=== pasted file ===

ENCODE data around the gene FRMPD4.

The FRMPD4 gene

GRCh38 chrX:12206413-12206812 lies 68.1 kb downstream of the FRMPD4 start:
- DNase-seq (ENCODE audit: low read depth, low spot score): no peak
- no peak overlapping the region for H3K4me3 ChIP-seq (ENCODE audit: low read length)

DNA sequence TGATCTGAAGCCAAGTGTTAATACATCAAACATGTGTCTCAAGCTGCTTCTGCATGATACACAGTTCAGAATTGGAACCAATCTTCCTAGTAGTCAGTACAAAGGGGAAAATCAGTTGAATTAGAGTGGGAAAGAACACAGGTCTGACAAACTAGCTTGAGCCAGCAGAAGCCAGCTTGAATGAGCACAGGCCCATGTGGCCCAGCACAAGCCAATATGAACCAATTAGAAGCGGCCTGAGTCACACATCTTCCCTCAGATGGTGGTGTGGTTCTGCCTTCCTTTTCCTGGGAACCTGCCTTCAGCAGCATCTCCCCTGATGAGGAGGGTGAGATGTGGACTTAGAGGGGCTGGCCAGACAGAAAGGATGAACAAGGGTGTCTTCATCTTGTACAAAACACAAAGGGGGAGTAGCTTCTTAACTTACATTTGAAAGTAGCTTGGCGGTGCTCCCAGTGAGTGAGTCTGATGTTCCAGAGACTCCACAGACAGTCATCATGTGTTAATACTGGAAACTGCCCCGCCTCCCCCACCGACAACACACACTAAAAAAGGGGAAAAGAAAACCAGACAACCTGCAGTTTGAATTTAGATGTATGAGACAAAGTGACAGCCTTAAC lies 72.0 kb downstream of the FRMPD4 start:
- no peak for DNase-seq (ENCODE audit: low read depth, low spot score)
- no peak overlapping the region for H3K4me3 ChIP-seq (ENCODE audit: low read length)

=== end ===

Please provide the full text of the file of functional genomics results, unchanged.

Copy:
ENCODE data around the gene FRMPD4.

The FRMPD4 gene

GRCh38 chrX:12206413-12206812 lies 68.1 kb downstream of the FRMPD4 start:
- DNase-seq (ENCODE audit: low read depth, low spot score): no peak
- no peak overlapping the region for H3K4me3 ChIP-seq (ENCODE audit: low read length)

DNA sequence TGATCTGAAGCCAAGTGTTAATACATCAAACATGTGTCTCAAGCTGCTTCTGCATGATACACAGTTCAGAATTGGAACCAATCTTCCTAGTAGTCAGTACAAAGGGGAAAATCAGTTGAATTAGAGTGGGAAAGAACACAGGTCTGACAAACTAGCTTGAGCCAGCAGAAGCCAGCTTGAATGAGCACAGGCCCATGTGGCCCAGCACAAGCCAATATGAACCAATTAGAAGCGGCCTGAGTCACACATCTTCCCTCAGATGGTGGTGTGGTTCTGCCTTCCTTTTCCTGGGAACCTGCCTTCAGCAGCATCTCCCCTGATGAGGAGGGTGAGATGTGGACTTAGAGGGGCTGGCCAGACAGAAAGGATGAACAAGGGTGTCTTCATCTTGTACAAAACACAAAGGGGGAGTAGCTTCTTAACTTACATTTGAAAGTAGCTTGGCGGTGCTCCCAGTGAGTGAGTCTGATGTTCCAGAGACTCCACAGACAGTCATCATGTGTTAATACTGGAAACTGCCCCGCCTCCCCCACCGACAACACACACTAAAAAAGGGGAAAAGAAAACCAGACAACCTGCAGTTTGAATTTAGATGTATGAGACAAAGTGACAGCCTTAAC lies 72.0 kb downstream of the FRMPD4 start:
- no peak for DNase-seq (ENCODE audit: low read depth, low spot score)
- no peak overlapping the region for H3K4me3 ChIP-seq (ENCODE audit: low read length)